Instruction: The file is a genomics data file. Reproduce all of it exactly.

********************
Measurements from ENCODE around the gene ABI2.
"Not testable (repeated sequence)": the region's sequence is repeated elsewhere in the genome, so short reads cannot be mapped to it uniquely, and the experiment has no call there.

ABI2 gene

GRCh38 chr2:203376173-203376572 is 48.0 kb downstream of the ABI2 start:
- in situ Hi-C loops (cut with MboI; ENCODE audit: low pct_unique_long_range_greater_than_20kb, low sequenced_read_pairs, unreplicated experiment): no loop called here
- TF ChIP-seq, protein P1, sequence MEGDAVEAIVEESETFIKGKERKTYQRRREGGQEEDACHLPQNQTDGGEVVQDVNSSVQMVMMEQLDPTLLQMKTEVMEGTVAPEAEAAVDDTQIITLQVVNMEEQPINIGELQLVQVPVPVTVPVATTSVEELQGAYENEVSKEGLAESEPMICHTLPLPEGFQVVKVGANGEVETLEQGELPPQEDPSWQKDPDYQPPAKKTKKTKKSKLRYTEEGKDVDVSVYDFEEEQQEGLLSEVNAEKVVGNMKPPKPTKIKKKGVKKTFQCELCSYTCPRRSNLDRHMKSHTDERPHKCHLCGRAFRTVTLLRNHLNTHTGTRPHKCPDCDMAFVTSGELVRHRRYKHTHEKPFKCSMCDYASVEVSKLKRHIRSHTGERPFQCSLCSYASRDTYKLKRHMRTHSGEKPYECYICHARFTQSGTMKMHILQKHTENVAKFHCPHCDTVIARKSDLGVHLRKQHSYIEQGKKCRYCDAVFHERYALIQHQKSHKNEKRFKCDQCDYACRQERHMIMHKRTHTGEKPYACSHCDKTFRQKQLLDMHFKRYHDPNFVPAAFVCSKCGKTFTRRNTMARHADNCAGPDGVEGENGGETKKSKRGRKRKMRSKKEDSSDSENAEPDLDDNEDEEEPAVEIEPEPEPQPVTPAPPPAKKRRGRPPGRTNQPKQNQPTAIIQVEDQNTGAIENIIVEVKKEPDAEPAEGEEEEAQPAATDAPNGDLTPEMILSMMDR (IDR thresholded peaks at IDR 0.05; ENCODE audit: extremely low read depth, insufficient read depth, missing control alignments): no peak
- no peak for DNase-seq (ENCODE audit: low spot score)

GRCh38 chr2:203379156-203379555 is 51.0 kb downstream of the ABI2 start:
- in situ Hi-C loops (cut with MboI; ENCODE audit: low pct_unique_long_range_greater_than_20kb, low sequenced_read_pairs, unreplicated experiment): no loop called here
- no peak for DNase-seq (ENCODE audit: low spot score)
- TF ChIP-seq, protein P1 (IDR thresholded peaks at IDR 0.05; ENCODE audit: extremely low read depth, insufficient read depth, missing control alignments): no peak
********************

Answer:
Measurements from ENCODE around the gene ABI2.
"Not testable (repeated sequence)": the region's sequence is repeated elsewhere in the genome, so short reads cannot be mapped to it uniquely, and the experiment has no call there.

ABI2 gene

GRCh38 chr2:203376173-203376572 is 48.0 kb downstream of the ABI2 start:
- in situ Hi-C loops (cut with MboI; ENCODE audit: low pct_unique_long_range_greater_than_20kb, low sequenced_read_pairs, unreplicated experiment): no loop called here
- TF ChIP-seq, protein P1, sequence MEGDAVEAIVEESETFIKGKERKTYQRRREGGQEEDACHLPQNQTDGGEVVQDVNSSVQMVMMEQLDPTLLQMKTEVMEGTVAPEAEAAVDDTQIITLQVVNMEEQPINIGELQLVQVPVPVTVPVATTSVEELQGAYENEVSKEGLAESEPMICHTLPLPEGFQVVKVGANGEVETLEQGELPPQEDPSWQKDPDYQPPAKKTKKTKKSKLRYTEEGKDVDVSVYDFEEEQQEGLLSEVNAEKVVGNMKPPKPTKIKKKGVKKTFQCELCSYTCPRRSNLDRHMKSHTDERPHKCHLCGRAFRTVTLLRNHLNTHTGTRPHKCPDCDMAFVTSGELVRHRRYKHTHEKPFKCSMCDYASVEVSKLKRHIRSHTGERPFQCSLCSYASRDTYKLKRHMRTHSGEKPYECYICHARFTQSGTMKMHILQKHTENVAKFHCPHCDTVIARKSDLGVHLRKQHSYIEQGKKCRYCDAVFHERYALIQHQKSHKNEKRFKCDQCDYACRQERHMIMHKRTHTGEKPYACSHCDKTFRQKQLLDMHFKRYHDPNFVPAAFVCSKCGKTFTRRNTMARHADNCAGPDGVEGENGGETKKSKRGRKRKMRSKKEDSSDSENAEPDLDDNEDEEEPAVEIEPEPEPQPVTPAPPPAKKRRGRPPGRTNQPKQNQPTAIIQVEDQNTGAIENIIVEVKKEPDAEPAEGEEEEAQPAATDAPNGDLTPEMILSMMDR (IDR thresholded peaks at IDR 0.05; ENCODE audit: extremely low read depth, insufficient read depth, missing control alignments): no peak
- no peak for DNase-seq (ENCODE audit: low spot score)

GRCh38 chr2:203379156-203379555 is 51.0 kb downstream of the ABI2 start:
- in situ Hi-C loops (cut with MboI; ENCODE audit: low pct_unique_long_range_greater_than_20kb, low sequenced_read_pairs, unreplicated experiment): no loop called here
- no peak for DNase-seq (ENCODE audit: low spot score)
- TF ChIP-seq, protein P1 (IDR thresholded peaks at IDR 0.05; ENCODE audit: extremely low read depth, insufficient read depth, missing control alignments): no peak